Debt & Bankruptcy
Ability to pay refers to a borrower’s capacity to make good on his loan obligations. In banking, ability to pay is often called “financial capacity.” When considering a loan, a banker will fir...
Accounts receivable financing, also called factoring, is a method of selling receivables in order to obtain cash for company operations. Accounts receivable (A/R) are amounts owed by customers for go...
Acquisition debt is money that is borrowed in order to purchase a company or asset. A leveraged buyout (LBO) is a method of acquiring a company with money that is nearly all borrowed. The basic idea...
An acquisition loan is money borrowed specifically to purchase a company or asset. The basic idea behind acquisition loans is that the acquirer purchases the target with a loan collateralized by the...
An allowance for bad debt is essentially a reduction in a bank's accounts receivable. The allowance for bad debt equals the amount of the banks loans that it does not expect to collect. Let's assume...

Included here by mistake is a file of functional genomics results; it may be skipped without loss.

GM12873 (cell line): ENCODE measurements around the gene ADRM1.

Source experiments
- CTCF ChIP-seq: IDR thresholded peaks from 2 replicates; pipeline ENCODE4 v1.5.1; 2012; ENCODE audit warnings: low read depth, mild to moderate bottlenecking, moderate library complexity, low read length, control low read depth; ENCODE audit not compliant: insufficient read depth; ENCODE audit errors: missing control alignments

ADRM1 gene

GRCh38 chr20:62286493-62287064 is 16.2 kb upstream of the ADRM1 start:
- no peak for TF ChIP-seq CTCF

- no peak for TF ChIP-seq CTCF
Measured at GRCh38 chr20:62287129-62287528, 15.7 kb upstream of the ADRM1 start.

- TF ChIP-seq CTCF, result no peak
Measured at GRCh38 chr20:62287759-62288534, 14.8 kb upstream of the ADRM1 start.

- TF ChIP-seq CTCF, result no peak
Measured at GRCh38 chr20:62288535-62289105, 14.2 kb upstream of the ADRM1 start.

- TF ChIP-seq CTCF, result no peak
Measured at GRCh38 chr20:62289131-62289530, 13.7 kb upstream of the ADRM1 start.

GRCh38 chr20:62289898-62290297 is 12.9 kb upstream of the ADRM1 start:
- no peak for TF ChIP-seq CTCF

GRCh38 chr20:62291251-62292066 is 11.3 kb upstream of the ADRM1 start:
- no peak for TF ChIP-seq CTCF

Same as the effective annual interest rate, the annual equivalent (AER) rate is the rate of interest an investor earns in a year after accounting for the effects of compounding. The formula for AER i...
Annual Percentage Rate (APR) is the interest rate that reflects all the costs of the loan during a one year time period. The annual percentage rate includes loan fees and the compound interest rate ...
An assumed interest rate is used to calculate an annuity's periodic income payments. To understand how the assumed interest rate works, one must first remember how an annuity works. It's a contract ...